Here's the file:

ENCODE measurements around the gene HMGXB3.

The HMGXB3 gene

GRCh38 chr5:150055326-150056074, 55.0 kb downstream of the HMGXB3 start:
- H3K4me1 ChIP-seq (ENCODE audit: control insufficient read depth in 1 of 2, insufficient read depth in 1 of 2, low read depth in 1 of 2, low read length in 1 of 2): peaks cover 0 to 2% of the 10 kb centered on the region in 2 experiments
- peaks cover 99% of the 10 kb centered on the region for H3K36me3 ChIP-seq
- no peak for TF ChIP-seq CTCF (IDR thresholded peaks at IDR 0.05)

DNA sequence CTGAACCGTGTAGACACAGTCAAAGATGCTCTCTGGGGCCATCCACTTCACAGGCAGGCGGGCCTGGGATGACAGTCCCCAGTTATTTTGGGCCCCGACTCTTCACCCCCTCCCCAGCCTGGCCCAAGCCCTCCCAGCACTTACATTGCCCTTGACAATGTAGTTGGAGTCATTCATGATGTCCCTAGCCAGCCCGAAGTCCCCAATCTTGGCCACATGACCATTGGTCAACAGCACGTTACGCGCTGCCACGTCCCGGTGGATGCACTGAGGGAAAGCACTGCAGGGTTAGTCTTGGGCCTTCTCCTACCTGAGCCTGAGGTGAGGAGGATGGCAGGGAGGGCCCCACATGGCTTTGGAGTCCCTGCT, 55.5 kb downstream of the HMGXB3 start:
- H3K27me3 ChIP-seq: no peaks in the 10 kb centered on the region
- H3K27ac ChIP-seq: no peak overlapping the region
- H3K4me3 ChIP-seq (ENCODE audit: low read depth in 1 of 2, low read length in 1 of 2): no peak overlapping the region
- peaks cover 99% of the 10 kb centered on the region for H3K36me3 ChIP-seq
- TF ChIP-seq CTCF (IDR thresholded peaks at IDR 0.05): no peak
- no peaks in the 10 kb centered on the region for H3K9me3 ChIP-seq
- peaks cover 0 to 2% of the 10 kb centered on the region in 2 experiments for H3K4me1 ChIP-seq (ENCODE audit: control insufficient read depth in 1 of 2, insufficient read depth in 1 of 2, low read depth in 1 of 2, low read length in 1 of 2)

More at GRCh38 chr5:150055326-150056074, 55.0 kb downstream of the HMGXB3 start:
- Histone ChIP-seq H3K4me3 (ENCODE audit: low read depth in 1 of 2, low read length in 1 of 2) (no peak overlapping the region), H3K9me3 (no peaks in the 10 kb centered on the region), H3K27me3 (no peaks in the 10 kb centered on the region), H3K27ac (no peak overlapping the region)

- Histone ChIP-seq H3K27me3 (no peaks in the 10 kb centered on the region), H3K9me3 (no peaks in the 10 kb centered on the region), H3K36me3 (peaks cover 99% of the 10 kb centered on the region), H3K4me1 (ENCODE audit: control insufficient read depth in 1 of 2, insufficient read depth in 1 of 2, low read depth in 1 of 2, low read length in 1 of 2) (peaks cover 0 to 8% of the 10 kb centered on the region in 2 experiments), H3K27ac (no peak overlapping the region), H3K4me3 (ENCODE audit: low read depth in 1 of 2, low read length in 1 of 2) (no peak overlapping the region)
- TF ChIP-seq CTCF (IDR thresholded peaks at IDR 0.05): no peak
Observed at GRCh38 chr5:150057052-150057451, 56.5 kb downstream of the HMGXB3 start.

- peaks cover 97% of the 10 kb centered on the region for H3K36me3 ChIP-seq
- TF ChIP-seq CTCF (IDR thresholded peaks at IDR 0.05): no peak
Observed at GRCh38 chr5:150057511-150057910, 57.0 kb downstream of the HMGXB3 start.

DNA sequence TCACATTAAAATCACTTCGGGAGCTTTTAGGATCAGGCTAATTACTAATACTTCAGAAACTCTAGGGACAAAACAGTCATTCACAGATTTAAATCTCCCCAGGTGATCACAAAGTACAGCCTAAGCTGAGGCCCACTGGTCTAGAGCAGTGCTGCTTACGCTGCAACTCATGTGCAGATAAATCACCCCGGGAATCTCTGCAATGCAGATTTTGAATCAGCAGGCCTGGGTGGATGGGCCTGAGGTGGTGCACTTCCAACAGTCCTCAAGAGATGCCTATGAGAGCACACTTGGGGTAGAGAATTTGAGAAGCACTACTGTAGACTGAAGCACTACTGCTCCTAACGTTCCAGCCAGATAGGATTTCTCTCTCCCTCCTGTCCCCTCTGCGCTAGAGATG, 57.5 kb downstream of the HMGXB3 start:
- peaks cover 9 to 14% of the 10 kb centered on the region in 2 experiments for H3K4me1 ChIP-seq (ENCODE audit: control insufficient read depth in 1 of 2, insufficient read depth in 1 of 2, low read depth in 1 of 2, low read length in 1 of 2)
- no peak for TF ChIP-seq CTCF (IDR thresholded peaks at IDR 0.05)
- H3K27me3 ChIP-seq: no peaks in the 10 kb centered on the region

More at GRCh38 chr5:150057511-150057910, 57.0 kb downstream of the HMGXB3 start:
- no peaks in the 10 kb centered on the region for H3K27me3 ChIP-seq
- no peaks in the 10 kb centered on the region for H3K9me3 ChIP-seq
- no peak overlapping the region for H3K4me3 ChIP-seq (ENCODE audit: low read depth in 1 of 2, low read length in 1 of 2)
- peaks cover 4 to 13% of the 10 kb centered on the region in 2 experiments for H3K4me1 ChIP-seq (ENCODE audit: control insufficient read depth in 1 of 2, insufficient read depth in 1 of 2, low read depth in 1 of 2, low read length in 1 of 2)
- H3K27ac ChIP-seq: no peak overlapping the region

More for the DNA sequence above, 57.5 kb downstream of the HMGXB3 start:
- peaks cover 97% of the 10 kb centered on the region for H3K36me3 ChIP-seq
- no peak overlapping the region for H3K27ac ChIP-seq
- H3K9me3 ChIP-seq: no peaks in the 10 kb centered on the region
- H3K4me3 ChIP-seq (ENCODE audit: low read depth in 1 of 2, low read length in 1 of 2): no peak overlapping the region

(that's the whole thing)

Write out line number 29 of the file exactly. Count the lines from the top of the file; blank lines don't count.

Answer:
- no peaks in the 10 kb centered on the region for H3K9me3 ChIP-seq